ZIMBABWE continues to be prejudiced of billions of dollars through commercial crimes as shown in various audit reports of both the public and private sectors, but very little has been done to bring the culprits to book due to handwringing by government.
Kudzai Kuwaza/Hazel Ndebele
Most of the crimes which are tabulated in voluminous audit reports, with damning allegations against bosses of various parastatals and financial institutions, gather dust as there is no appetite to apprehend the culprits despite impoverishing thousands of citizens.
This has encouraged corporate malfeasance as perpetrators know they will only get a slap on the wrist and easily get off the hook. To date no major conviction has been made based on the audit reports. The few which are presented to court drag on for several months and in some cases years due to congestion in the courts.
A recent audit by Deloitte Advisory Services for the period August 1 2013 to June 30 2015 on the National Social Security Authority (Nssa) shows blatant mismanagement of funds by former executives. Nssa has, for years, been at the centre of poor corporate governance with investments in failed banks and buildings that have become white elephants. This has been at the expense of pensioners who, as a result, get paltry monthly payments which are inadequate for their survival.
Corporate negligence at Nssa has resulted in the new board, appointed by Labour minister Prisca Mupfumira last year, sacking senior management, including general manager James Matiza. However, it is a case of the government closing the stable door when the horse has well and truly bolted given the millions of dollars that have been lost through criminal irresponsibility.
The executives awarded themselves salaries of up to US$30 000 and housing loans of up to US$2 million prejudicing pensioners who earn as little as US$30 per month, according to the audit.
Although Mupfumira is more concerned that the money they took should be recovered, she remains mum on the issue of prosecution. Despite being accused of wasting and looting millions, they are, according to Nssa chairman Robin Vela, set to get retrenchment packages minus what they owe in loans instead of being hauled to the courts for alleged criminal negligence.
Government has mandated that no executive should earn more than US$6 000, but Nssa bosses, like many in other parastatals, have ignored this directive demonstrating that there is no importance attached to cutting costs for the benefit of long-suffering consumers, be they depositors or pensioners.
The country has seen a number of banks collapsing due to mismanagement and lack of corporate governance. Some of the banks that have closed since 2004, to mention but a few, include Genesis, Capital, Interfin, AfrAsia, Tetrad, Royal, Trust and Allied. These banks have prejudiced depositors of their hard-earned cash and have seriously eroded the confidence of the banking public in the financial services.
Nearly all forensic reports for the closed banks have pointed to shareholder delinquency as the catalyst to the bank failures with shockingly high non-performing loans which, in some instances like the Tetrad case, were said to be at 99%. Despite these reports showing glaring anomalies, it largely remains business as usual.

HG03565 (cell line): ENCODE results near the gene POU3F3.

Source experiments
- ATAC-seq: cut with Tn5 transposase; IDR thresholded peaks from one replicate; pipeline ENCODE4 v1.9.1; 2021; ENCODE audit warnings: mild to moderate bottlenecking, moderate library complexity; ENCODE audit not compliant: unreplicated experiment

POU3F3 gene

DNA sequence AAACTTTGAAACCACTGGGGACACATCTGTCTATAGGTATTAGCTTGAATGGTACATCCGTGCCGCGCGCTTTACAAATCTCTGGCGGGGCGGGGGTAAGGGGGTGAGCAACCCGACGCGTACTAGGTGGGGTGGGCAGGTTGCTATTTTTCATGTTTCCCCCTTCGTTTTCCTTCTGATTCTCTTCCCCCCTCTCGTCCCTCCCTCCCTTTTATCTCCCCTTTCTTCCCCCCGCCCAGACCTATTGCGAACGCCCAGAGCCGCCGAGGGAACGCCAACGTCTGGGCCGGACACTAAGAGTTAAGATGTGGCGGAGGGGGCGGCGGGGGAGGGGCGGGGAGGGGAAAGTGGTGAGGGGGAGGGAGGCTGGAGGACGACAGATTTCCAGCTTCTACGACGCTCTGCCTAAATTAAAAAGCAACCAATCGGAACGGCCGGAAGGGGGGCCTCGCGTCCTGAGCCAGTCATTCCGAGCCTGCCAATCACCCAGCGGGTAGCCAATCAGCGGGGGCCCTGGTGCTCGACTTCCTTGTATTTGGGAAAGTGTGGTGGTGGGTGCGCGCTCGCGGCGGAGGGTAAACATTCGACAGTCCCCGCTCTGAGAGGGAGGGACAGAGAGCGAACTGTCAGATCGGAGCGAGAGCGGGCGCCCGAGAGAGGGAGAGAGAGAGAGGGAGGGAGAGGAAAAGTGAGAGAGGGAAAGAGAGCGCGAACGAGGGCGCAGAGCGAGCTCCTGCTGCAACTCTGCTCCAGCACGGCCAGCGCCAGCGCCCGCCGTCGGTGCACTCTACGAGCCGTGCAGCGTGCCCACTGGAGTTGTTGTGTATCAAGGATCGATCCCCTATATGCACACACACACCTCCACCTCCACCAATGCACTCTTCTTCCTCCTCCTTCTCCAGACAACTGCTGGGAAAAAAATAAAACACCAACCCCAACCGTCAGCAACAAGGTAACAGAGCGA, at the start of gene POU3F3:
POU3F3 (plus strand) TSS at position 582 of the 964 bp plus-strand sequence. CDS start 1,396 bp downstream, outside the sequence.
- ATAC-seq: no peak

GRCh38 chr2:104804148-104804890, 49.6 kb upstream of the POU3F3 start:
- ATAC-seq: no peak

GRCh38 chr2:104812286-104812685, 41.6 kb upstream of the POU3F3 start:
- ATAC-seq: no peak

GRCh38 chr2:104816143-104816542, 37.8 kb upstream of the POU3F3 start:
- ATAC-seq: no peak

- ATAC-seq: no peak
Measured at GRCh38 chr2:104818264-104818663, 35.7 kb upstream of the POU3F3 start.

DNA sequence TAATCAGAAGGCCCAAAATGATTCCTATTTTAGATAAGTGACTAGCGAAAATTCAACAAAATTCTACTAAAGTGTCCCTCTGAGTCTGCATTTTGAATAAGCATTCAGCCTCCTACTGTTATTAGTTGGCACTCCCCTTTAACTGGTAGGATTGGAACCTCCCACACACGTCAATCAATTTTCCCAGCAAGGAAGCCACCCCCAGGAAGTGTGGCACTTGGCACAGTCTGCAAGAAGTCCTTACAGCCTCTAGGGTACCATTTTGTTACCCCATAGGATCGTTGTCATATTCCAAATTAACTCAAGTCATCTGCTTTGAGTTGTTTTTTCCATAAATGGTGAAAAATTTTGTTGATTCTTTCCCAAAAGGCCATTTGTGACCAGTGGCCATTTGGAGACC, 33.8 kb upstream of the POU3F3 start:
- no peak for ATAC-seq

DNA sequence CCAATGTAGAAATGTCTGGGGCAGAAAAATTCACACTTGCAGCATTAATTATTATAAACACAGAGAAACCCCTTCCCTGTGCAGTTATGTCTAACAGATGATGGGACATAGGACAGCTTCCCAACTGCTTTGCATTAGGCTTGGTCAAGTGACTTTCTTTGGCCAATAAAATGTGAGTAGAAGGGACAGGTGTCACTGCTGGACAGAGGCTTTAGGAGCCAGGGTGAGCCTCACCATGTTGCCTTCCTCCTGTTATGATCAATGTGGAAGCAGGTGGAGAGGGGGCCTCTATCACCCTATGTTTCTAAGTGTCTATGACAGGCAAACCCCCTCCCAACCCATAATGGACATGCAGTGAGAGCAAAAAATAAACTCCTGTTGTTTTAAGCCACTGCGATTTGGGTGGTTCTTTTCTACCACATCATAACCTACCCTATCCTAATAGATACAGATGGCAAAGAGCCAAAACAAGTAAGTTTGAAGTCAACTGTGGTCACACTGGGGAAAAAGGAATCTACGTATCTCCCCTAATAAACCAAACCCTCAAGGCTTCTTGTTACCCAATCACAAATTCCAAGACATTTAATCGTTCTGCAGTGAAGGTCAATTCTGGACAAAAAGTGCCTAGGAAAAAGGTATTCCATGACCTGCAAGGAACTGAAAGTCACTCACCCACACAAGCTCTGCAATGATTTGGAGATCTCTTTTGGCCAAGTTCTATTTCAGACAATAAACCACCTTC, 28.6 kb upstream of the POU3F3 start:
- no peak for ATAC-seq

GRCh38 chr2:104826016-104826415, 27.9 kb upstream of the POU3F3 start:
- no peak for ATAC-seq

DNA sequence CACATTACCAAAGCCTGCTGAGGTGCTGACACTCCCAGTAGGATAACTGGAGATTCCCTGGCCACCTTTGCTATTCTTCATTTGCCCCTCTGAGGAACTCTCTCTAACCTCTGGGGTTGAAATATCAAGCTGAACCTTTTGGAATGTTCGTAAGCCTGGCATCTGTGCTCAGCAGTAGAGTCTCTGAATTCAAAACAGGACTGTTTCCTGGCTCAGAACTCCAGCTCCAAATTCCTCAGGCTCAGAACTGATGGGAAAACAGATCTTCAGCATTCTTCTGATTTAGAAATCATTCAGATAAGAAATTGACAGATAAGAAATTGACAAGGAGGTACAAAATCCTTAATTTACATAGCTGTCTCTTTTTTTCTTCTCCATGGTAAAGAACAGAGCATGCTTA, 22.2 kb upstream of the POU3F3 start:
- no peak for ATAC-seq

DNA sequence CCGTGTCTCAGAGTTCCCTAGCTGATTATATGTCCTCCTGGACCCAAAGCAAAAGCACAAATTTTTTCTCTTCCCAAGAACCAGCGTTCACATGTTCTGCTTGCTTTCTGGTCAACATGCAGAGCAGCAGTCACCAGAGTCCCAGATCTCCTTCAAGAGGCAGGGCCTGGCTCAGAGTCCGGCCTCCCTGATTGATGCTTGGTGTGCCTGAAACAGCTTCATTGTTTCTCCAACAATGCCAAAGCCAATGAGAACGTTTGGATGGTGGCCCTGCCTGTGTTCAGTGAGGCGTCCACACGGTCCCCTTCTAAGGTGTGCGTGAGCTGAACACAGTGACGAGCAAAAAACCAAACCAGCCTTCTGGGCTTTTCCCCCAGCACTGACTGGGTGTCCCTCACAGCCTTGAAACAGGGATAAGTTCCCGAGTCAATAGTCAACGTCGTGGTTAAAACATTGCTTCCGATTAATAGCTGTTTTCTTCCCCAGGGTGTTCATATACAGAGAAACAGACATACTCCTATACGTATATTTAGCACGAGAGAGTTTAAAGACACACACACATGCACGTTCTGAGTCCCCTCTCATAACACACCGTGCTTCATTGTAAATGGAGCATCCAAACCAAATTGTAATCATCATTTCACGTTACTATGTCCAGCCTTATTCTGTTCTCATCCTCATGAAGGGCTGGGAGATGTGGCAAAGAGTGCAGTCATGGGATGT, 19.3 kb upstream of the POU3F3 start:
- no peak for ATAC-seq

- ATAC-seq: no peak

Economic analyst John Robertson said the Zimbabwean government is the pioneer of ignoring rules to do with corporate governance.
“It all starts at the top where some people think they should not be subject to audit,” said Robertson. “Those who commit commercial crimes should be punished by being taken to court, but government cultivated the wilful violation of the law which translated to a right for almost every sector to ignore the rules.
“The banking sector, for example, undermines rules such as awarding unsecured loans to bank directors who deem such actions as privileges and yet it affects the bank in the long-run resulting in closures.”
Robertson’s concerns are justified if one looks at how the Interfin case was handled. When Interfin went under curatorship in 2012, the debt gap was US$98 million, but when it was liquidated last year, the debt had increased to US$158 million, due to accrued interest.
The US$60 million increase in the debt could have been used to reimburse a significant number of affected depositors. The blame can be laid at the door of the Reserve Bank of Zimbabwe (RBZ) which was slow to liquidate the bank.
“The delays by the Reserve Bank to close distressed banks give shareholders and management time to strip assets and by the time it is liquidated, it’s a shell,” Deposit Protection Corporation chief executive John Chikura said in an interview with this paper in June last year. He said RBZ should move swiftly when closing banks to protect the interests of depositors.
However, government has drawn plans to create a commercial court to deal with white collar crime to help expedite cases of fraud and other cases of corporate malfeasance. But the plans are yet to translate into action and as the authorities hesitate, the country continues to bleed due to mismanagement and looting in both state and private entities.
For economist and former Zimbabwe National Chamber of Commerce president Oswell Binha, there is need to improve the quality of the judiciary rather than add further burden to the fiscus.
“It does not matter how many institutions we have, what we need is to have quality in the judiciary to deal with cases that come before them,” Binha said. “With a national budget that cannot meet our national requirements ,we need to have quality rather than quantity that burdens our fiscus.”
He said the failure to adequately to curb poor corporate governance practices is “a manifestation of the weaknesses of our institutions” adding that the country is enmeshed in a culture of impunity.'